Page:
Tuesday, June 26, 2007

Normal Catholic life or lack thereof
Or what’s wrong with both the RC traditionalist movement (Fr Anthony Chadwick nailed this when he was blogging) and conservative Novus Ordo. From Moretben via Arturo Vásquez.
Catholicism, one might be forgiven for observing, only actually exists today on paper. What Bishop Fellay calls "normal Catholic life" is not possible anywhere - not in a "conservative" parish, and not in the SSPX, either. Whatever one's position, one requires an additional layer of theory (“hermeneutic of continuity” or “state of emergency”, according to inclination) to qualify it - to paper over the theological or ecclesiological gaps and fissures one has to live with in practice.

What to do about it it? I don't know. Telling the truth, though, has to be the indispensible condition of an integrated Christian life. A religious posture which requires to be shored up with ideological constructions and historical contingencies in order to preserve the appearance of coherence - of
realisability - cannot be maintained indefinitely.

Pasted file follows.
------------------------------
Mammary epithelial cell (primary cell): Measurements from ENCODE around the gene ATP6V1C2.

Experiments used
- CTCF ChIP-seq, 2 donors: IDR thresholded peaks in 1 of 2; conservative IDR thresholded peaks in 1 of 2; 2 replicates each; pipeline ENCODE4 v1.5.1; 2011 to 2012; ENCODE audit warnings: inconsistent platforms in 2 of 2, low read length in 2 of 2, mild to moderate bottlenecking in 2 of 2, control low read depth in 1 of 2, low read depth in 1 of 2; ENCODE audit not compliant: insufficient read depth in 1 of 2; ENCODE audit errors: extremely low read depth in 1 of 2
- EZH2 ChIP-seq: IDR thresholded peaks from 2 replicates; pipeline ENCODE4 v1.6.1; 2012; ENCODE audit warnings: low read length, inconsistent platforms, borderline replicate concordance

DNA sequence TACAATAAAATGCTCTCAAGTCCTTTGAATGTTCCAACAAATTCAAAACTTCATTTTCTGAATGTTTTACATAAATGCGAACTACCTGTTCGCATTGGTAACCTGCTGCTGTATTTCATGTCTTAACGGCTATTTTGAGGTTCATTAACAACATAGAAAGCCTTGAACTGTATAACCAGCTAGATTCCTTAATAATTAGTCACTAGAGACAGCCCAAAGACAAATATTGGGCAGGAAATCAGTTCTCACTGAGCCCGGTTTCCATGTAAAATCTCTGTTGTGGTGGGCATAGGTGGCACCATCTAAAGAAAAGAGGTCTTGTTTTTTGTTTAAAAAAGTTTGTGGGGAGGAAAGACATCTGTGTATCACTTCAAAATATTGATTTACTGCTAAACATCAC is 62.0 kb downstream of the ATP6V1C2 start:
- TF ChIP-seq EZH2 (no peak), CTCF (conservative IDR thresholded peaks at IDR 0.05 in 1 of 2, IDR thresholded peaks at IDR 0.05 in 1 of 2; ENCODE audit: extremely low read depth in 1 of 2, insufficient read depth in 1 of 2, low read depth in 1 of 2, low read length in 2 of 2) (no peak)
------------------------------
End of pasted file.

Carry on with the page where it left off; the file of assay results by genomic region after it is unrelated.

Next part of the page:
Well, at times in the past 40 years — in my case about 25 out of about 30 as a consciously practising churchman — it’s felt that way!

First of all, as I wrote to Fr Marshall Scott recently, there was the destruction of the Catholic Movement in Anglicanism, really accelerated in the time period I named above. Just like I’m sure Moretben doesn’t mean there are no churches with holy and sound priests and valid (‘grace-filled’ in Orthodox lingo) sacraments for a Western Catholic to go to (he and I aren’t advocating ‘home alone’ religion, which is just another form of ‘imagination church’ he’s rightly criticising) of course I know there are still Anglican parishes, even officially ‘non-aligned’ ones really ‘under the radar’, that have got the Catholic religion. What I meant was there really is no more Movement — the Congresses*, the Church Union, the American ‘biretta belt’ — that can confidently claim it alone speaks for Anglicanism (which, I said, wasn’t really arrogance, like it was all one person’s idea, but rather faith) no matter how much you can read Catholicism into classic Anglicanism.

So Moretben is saying here about some well-meant movements among RCs.

From one of his more recent entries:
... pray the Office anyway. Pray the Missal. [Mass-and-office Catholicism!] Adopt both as the primary source and inspiration of your devotional life - but for the good of your soul, keep clear of TradWorld!
As I like to say the real pre-conciliar Western Catholic church was neither 1) monolithic nor 2) a perfectionistic, even Jansenist, little sect like the traditionalism I think Moretben is criticising. ‘The Catholic Church: here comes everybody’: you had the good, the bad, the indifferent and lots of it!